Wasn't that a mighty storm
Unleash with Category 5 fury a modern master of mood and metaphor. Turn him loose on a city in turmoil. Let him speak with the righteous indignation of Dave Robicheaux, the recovering alcoholic, Cajun detective who struggles for justice whether within the system or outside it. Then settle in for a heck of a read: James Lee Burke's The Tin Roof Blowdown.
In the whirling winds of Hurricane Katrina's landfall, a junkie priest takes a bus into the 9th Ward. A white father and daughter struggle to cope after her gang rape. Across the street, a crime boss a florist by day has fled to higher ground. And four young black men on the prowl in a stolen boat hit the jackpot in the florist's empty house. As they flee, gunfire leaves two dead, one paralyzed and the fourth Bertrand Melancon terrified and on the run. New Iberia Sheriff's deputy Robicheaux is lent to New Orleans to help out, where he investigates the shooting and the theft. As Dave gets closer to learning what Melancon found in the florist's home, and to what happened in the flooded streets, he finds himself and his family the target of forces as destructive and unforgiving as the wind and water.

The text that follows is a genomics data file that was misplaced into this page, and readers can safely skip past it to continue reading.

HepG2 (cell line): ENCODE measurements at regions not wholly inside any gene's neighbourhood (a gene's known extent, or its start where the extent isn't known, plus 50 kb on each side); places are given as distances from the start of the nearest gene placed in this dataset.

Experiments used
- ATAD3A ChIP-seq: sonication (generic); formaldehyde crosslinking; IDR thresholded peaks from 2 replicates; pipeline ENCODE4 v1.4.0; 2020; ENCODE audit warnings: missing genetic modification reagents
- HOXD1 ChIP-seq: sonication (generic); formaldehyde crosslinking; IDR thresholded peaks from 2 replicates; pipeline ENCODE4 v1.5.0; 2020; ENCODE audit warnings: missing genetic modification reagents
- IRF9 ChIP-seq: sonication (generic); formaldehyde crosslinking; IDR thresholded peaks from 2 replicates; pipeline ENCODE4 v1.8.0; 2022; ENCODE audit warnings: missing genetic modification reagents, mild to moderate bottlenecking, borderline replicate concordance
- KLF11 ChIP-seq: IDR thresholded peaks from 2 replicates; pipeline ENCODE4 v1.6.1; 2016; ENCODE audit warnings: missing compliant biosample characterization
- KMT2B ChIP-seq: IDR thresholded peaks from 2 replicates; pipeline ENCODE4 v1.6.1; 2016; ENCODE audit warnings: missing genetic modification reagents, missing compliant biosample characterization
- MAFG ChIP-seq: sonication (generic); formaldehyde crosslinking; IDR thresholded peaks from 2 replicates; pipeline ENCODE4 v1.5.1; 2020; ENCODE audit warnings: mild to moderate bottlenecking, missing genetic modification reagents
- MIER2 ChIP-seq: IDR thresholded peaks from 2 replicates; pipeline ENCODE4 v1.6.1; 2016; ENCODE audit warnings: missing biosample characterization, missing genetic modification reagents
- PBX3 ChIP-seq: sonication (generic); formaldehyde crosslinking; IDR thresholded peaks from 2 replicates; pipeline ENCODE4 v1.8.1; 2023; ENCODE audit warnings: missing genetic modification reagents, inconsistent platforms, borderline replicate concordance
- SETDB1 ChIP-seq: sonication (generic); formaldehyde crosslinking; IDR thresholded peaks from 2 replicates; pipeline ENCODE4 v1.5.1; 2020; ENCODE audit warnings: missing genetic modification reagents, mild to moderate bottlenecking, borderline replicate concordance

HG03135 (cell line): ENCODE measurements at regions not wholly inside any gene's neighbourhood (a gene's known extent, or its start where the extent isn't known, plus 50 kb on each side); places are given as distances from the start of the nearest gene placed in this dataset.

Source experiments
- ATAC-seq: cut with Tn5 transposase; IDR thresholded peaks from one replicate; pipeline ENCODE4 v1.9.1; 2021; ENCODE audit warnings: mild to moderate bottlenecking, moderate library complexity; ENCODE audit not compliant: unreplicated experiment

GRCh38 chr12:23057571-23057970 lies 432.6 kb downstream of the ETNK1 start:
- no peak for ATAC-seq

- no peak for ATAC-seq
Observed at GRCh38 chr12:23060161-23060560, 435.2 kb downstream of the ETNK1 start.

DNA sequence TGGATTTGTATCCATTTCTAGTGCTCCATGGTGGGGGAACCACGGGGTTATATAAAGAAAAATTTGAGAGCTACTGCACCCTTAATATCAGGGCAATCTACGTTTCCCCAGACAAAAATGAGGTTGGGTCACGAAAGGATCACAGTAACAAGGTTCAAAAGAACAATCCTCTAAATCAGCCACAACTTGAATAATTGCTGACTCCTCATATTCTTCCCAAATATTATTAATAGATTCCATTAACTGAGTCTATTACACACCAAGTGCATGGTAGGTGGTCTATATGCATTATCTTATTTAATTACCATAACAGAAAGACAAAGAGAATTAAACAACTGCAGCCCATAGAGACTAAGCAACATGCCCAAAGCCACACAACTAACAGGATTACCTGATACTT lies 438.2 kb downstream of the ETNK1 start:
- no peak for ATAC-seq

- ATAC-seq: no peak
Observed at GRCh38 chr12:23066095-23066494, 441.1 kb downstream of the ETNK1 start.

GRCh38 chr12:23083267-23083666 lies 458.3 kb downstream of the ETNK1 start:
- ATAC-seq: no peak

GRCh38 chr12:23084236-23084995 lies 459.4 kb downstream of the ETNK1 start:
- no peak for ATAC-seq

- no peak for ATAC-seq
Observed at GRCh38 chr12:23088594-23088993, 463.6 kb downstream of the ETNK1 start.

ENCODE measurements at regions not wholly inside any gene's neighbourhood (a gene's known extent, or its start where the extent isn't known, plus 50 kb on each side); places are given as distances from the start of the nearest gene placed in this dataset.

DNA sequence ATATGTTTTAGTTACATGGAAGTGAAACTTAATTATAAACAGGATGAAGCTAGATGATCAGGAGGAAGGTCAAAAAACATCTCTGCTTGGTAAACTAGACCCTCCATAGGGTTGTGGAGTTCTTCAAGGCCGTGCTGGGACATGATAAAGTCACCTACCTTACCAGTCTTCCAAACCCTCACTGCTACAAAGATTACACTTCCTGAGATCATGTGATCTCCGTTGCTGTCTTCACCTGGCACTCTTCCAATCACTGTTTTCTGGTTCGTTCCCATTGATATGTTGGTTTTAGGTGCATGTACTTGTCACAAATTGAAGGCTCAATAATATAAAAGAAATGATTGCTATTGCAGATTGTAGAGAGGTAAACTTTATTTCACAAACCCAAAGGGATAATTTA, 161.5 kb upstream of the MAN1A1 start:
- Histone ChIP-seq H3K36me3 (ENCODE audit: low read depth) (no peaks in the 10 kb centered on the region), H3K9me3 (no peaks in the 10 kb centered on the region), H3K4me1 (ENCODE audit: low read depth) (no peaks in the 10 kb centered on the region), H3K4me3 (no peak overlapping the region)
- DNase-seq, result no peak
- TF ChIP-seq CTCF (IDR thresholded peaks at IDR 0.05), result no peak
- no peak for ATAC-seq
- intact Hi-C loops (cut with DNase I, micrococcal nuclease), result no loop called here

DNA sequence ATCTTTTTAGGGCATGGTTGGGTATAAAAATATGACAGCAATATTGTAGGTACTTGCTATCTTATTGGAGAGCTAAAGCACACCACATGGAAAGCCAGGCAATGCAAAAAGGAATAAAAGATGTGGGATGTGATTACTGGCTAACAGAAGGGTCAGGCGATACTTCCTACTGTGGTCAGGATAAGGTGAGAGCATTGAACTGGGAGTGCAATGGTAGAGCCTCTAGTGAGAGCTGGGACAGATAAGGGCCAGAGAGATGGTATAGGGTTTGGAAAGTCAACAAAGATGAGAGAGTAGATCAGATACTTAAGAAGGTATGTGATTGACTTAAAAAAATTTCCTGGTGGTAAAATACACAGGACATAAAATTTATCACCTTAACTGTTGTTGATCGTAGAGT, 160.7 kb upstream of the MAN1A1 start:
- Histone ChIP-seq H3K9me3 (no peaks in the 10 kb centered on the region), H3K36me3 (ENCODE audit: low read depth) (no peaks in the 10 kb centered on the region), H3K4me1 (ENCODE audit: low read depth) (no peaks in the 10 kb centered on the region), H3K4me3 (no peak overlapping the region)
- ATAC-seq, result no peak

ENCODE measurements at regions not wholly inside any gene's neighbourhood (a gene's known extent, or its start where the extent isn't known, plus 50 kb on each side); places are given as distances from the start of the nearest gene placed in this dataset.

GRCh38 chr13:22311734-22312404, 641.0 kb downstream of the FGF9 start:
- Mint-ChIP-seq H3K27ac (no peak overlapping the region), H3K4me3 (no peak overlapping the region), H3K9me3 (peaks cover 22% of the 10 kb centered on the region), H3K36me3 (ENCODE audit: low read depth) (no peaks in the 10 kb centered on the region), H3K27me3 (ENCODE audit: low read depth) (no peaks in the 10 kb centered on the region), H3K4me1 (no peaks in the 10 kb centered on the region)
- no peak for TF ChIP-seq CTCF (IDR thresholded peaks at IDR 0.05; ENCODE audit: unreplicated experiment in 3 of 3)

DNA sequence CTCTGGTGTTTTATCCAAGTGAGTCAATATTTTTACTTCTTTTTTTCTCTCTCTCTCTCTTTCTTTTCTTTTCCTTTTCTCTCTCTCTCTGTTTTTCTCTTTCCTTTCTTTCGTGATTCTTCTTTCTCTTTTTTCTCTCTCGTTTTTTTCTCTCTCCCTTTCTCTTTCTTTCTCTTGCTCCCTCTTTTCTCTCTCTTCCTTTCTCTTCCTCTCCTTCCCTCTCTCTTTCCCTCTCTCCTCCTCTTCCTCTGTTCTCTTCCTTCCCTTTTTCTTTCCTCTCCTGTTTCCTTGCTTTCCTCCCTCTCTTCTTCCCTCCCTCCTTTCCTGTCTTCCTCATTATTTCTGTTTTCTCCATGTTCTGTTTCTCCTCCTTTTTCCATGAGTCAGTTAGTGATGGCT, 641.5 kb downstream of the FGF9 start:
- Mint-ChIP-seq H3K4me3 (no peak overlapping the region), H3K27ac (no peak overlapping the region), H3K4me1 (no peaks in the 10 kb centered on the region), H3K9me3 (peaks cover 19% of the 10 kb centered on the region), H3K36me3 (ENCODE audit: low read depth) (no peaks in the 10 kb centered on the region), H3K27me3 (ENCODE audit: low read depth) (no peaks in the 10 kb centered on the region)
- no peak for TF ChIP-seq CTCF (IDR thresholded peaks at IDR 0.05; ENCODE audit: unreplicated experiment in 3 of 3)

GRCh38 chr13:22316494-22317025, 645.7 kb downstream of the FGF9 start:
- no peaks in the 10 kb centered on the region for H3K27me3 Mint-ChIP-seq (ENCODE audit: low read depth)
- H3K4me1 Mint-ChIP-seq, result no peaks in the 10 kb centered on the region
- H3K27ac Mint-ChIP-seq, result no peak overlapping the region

The Tin Roof Blowdown is Burke's 16th Dave Robicheaux novel. Twice an Edgar Award winner, once a Pulitzer Prize nominee, Burke is justifiably admired for his rich prose and for the character of Robicheaux, a complex, compassionate man always striving to understand human motivation. Everything readers love in Burke's novels is intensified by the storm, and by Robicheaux's barely controlled rage at the government's inability to take care of those most in need in a vibrant old city. Deft shifts of points of view allow for a more fully fleshed story than Robicheaux alone could tell.
This is a powerful portrayal of the human cost of a storm that will long reverberate, and that blew the roof off the illusion of equality in America. Like Robicheaux, readers will be pondering the true nature of good and evil long after the last page.
Leslie Budewitz writes from northwest Montana.